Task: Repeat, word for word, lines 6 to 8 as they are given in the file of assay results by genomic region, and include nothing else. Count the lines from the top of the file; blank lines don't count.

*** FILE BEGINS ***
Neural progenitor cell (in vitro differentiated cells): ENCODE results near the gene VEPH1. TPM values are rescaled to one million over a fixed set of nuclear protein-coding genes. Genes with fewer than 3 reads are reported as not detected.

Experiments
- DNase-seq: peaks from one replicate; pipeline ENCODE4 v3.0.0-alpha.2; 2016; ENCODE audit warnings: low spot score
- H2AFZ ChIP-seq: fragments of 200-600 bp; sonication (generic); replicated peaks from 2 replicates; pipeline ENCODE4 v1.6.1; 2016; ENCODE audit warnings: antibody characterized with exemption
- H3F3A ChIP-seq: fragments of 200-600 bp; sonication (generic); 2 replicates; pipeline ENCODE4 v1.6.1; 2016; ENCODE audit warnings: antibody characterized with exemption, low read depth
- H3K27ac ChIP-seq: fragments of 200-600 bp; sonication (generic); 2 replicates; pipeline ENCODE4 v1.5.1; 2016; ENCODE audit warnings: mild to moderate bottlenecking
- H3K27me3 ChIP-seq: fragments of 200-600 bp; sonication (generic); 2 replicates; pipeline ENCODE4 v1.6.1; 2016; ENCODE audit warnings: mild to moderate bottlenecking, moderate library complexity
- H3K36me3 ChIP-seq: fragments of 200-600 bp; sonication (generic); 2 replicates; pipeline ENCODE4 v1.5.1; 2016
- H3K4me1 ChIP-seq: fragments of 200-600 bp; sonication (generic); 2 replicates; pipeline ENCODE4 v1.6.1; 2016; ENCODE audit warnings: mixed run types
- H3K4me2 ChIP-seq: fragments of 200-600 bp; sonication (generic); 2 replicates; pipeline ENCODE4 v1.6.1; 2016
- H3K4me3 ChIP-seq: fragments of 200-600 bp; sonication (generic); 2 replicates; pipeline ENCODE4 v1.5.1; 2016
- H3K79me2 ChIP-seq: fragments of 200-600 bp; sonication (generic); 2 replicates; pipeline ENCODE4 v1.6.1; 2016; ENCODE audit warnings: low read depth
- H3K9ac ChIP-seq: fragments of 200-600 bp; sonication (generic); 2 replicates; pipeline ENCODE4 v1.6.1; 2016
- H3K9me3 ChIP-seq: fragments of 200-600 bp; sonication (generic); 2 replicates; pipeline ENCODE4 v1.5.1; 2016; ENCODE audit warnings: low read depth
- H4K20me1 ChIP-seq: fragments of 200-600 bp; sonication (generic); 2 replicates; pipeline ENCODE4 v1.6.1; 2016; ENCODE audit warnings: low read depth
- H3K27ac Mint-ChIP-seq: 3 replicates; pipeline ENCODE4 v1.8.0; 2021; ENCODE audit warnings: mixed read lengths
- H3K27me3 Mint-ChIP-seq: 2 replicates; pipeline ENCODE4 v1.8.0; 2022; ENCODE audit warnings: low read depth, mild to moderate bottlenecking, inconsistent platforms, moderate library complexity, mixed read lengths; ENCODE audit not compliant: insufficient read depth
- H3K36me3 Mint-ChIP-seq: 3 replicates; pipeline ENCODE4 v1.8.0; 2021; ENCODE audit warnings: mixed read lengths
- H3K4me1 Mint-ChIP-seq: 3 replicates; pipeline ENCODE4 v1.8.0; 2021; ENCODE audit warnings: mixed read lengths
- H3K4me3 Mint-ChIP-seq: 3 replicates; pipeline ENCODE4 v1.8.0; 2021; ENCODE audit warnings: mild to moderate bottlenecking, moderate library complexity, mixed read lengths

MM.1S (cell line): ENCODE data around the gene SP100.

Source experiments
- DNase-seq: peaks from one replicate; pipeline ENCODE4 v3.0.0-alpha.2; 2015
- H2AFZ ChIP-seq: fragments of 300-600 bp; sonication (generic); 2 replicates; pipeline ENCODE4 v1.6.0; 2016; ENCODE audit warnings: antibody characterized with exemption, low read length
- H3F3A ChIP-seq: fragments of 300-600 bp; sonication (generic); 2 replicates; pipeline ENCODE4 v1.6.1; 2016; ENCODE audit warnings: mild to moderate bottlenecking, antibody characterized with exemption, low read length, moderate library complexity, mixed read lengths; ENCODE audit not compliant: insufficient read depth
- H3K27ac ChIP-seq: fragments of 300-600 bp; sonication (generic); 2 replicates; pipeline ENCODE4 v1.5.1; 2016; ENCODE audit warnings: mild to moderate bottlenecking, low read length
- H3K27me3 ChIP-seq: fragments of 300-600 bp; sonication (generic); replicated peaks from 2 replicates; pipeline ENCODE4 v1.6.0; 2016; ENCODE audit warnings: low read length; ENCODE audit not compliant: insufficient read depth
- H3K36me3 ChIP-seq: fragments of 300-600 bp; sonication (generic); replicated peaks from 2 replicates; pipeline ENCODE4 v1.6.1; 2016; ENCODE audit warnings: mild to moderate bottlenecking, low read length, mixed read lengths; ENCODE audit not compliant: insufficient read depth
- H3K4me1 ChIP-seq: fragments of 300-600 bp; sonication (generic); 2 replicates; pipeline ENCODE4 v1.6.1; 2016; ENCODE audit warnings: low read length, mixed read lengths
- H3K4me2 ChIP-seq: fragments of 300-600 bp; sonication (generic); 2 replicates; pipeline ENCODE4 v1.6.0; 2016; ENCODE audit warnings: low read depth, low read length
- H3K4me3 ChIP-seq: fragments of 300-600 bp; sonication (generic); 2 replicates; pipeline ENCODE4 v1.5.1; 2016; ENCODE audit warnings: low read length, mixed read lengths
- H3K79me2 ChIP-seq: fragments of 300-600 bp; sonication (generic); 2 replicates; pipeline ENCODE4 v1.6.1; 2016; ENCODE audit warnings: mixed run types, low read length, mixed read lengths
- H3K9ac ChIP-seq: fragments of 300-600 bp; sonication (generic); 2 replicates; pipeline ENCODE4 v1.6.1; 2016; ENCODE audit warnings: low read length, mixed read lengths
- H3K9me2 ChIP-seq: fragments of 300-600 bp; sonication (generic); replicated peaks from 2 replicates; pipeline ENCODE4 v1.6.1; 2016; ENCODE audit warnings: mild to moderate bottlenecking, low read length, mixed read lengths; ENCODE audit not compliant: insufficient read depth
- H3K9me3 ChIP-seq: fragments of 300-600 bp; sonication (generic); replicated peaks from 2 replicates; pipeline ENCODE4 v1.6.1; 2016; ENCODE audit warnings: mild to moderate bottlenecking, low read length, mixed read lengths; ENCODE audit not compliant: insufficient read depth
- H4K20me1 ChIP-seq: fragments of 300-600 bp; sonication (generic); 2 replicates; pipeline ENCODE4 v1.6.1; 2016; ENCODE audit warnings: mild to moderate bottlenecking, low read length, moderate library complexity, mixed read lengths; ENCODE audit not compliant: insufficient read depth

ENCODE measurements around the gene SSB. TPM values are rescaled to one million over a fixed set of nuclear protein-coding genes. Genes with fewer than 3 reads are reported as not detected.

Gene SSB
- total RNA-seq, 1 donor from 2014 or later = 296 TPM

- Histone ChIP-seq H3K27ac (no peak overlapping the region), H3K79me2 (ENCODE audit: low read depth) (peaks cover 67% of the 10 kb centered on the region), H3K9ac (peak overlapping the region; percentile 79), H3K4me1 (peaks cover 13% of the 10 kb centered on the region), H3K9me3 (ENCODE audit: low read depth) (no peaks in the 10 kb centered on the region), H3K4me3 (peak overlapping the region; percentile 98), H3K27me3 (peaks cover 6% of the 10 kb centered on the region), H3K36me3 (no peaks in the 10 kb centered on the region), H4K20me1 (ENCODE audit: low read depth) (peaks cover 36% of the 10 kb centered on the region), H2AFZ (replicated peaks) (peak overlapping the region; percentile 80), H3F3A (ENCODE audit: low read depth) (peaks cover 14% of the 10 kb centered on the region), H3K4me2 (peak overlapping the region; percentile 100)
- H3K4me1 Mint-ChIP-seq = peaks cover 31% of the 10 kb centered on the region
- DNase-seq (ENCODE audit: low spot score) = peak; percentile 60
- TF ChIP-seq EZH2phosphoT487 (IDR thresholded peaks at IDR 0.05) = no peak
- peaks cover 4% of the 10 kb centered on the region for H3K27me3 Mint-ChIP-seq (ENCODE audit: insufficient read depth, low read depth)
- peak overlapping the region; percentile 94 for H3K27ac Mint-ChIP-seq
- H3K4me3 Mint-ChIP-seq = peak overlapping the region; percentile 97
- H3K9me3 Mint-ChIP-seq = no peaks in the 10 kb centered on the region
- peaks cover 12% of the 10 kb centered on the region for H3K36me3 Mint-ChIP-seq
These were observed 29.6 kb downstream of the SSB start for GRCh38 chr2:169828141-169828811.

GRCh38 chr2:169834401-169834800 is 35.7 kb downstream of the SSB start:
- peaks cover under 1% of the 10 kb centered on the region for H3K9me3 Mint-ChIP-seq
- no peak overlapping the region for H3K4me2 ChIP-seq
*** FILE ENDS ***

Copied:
- H3K27ac ChIP-seq: fragments of 200-600 bp; sonication (generic); 2 replicates; pipeline ENCODE4 v1.5.1; 2016; ENCODE audit warnings: mild to moderate bottlenecking
- H3K27me3 ChIP-seq: fragments of 200-600 bp; sonication (generic); 2 replicates; pipeline ENCODE4 v1.6.1; 2016; ENCODE audit warnings: mild to moderate bottlenecking, moderate library complexity
- H3K36me3 ChIP-seq: fragments of 200-600 bp; sonication (generic); 2 replicates; pipeline ENCODE4 v1.5.1; 2016